The awning guys came today. It was like a surprise visit from faraway cousins you missed more than you realized. I had forgotten our house even had awnings. 

“What’s all that banging?” Chrissy called from her bedroom office. I was pouring coffee in the kitchen breakroom. i went to the living room lobby and saw the truck in the driveway. 

“It’s the awning guys!” I squealed. “They’re here to put up the awnings!” 

That’s what awning guys do, of course, but this is the first time they’ve done it during a global pandemic. After more than a month in near-total lockdown, it was exciting to see people I don’t live with. I pulled on some pants and bounded out to welcome them from a safe, social distance.  

I won’t reveal the awning company’s name because it’s a nonessential business under Gov. Tom Wolf’s coronavirus stay-at-home guidelines, which will be eased slowly beginning May 8. The head awning guy said the stay-at-home order has him and his guys playing catch-up.   

“We’re usually about done by now,” he said. “We usually start April 1. We’ve still got about 200 houses to get to.”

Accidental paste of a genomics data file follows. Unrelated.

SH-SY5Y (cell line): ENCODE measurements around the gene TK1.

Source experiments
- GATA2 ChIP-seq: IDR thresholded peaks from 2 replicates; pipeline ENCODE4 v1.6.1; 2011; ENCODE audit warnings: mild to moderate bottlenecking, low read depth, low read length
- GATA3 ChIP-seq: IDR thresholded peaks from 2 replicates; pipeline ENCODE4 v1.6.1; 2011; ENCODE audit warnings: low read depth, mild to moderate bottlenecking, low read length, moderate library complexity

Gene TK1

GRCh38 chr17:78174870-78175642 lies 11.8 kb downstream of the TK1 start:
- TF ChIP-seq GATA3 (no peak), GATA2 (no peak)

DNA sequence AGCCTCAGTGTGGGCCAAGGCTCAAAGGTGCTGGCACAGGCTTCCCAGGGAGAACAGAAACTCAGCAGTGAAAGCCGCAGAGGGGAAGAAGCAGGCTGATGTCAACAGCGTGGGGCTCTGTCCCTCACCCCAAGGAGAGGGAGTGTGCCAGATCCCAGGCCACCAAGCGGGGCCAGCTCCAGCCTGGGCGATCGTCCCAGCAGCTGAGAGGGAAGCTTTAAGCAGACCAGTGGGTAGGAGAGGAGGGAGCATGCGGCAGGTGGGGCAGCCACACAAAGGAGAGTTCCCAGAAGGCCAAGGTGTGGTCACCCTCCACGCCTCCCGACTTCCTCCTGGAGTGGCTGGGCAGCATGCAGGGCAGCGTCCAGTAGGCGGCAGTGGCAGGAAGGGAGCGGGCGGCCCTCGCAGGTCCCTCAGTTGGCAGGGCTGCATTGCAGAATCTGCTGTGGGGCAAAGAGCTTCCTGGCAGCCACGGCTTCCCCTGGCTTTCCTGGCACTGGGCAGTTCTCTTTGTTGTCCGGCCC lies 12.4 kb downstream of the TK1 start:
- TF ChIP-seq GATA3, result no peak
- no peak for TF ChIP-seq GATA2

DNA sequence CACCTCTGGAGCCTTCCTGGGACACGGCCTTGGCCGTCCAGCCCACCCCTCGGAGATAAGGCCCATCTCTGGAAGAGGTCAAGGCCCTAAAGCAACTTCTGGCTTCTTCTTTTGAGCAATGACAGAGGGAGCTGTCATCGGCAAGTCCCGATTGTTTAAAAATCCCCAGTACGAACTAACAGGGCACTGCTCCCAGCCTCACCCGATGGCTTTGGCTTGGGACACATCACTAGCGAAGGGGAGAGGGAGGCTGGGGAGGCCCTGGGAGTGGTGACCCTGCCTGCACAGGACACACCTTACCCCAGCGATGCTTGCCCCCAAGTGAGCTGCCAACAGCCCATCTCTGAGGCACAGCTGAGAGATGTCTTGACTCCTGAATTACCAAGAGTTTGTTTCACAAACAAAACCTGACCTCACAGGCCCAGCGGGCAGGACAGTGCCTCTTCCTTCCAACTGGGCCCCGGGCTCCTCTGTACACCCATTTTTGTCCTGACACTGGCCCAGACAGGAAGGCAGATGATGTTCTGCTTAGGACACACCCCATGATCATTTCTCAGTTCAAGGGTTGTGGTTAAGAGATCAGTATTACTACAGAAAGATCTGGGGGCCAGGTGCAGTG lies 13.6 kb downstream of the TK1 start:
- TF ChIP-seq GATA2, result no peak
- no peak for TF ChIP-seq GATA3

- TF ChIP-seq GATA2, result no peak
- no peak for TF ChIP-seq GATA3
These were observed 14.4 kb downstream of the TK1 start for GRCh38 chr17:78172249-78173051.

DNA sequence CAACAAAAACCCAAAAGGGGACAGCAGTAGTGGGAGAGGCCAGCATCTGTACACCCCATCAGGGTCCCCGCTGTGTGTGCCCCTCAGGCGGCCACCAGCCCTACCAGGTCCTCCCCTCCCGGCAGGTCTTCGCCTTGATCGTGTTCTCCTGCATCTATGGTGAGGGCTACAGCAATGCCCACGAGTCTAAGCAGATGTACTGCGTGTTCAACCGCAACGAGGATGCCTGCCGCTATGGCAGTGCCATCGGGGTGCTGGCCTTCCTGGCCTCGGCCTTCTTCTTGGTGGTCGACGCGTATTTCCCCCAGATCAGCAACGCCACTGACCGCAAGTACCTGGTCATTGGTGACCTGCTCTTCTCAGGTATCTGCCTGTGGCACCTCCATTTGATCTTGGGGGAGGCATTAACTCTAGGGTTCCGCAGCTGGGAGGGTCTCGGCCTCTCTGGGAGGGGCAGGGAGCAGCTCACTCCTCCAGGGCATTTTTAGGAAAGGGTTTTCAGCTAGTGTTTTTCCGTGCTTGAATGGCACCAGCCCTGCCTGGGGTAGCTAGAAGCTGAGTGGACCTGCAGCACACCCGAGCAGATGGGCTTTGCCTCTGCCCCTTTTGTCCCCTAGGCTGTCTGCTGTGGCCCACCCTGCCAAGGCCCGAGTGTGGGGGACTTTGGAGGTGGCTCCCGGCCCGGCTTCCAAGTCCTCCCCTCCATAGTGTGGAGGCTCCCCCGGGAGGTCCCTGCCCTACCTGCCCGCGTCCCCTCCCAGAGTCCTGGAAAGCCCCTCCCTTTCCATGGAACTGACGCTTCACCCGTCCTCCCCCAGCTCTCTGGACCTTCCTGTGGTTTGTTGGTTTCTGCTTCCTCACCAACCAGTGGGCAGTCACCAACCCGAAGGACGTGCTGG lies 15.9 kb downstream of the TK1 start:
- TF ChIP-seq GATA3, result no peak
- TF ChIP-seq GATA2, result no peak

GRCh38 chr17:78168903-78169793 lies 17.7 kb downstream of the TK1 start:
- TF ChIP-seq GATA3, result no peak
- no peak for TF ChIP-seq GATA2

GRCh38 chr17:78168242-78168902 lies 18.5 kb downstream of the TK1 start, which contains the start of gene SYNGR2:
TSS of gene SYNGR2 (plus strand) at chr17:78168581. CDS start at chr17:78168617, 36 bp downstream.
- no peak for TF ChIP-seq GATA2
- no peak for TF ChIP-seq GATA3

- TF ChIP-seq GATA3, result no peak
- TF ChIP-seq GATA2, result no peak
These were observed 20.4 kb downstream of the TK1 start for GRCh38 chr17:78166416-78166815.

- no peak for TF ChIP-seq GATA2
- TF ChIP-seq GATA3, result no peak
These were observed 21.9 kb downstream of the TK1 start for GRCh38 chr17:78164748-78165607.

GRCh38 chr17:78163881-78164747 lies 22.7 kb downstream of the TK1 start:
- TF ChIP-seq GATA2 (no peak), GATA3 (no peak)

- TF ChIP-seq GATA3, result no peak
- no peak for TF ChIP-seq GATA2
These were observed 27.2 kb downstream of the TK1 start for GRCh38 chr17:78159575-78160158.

Not today. But soon. I was happy to have the awnings back, because it’s a small but significant reminder of things that can be counted on to happen as planned. Each spring, the awning guys arrive and hang them up. Each fall, the awning guys take them down and store them for the winter months.

Year in, year out, it’s a small task in the essential business of living. I don’t need awnings to tell me what season it is or to live a happy life, but I’m happy to have them at a time when time seems to have stopped. Sure, it’s a small sign of better days to come, but today it feels essential.  

The Times-Tribune is an essential business, officially and practically. Get the latest COVID-19 news here. Staff Writer Jeff Horvath has the uplifting story of a Lake Ariel family who beat COVID-19. Staff Writer Terrie Morgan-Besecker has the sad news of yet another area nursing home ravaged by coronavirus. Staff Writer James Halpin has the sorry story of a Wilkes-Barre woman who threw a tantrum when she was denied access to a Dollar Tree unless she moved the mask hanging around her neck to cover and mouth and nose. 

On the brighter side, Staff Writer Rob Tomkavage has the story of three photographers snapping portraits of families on front porches to benefit food pantries, which need our help in “normal” times. Read Rob’s story here, and support The Times-Tribune as an essential business by subscribing here.

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The Times-Tribune is still here, and so are you. We will get through this together, one day at a time. Hang in there, hunker down and wash your hands and celebrate small victories. A win is a win.